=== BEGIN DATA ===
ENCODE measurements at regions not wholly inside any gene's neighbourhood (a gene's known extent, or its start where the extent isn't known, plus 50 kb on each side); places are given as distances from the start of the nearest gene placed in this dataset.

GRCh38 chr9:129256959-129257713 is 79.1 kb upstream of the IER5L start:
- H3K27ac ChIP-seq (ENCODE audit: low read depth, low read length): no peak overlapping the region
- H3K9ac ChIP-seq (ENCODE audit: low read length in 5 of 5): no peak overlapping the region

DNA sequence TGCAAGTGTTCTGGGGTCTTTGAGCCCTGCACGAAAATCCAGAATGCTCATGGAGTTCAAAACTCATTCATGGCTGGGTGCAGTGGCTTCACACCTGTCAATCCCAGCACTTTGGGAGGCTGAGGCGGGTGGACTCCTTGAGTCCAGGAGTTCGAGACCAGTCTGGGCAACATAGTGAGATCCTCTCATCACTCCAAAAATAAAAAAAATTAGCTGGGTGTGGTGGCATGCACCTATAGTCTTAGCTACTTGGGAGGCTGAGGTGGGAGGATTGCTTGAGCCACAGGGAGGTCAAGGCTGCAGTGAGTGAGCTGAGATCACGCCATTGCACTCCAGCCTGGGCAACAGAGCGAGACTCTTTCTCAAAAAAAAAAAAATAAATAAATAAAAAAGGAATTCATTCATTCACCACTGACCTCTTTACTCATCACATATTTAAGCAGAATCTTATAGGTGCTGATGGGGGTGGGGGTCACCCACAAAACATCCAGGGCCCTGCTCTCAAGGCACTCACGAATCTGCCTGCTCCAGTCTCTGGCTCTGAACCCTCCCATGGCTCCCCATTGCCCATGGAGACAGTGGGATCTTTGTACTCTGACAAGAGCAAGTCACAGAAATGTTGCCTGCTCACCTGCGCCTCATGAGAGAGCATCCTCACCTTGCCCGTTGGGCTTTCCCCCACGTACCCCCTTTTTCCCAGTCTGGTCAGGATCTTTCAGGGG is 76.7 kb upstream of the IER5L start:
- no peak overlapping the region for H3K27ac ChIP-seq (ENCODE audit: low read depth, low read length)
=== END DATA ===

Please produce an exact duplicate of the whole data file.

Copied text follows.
ENCODE measurements at regions not wholly inside any gene's neighbourhood (a gene's known extent, or its start where the extent isn't known, plus 50 kb on each side); places are given as distances from the start of the nearest gene placed in this dataset.

GRCh38 chr9:129256959-129257713 is 79.1 kb upstream of the IER5L start:
- H3K27ac ChIP-seq (ENCODE audit: low read depth, low read length): no peak overlapping the region
- H3K9ac ChIP-seq (ENCODE audit: low read length in 5 of 5): no peak overlapping the region

DNA sequence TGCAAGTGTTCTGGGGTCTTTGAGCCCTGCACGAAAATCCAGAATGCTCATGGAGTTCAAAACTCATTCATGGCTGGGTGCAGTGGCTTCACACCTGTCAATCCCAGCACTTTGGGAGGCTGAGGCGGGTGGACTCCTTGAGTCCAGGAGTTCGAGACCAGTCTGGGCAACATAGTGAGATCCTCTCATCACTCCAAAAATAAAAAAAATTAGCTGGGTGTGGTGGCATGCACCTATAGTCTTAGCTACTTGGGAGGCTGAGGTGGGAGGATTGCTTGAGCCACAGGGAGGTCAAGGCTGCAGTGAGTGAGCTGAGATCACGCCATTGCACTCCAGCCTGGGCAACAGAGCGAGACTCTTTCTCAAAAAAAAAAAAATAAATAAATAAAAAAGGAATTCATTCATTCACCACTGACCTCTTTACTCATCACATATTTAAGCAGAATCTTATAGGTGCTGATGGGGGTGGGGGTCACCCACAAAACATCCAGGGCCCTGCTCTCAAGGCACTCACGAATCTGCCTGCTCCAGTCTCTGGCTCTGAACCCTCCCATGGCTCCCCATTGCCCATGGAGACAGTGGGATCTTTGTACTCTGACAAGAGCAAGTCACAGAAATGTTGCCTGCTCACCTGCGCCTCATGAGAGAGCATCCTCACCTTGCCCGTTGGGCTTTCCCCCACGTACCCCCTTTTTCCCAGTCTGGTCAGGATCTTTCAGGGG is 76.7 kb upstream of the IER5L start:
- no peak overlapping the region for H3K27ac ChIP-seq (ENCODE audit: low read depth, low read length)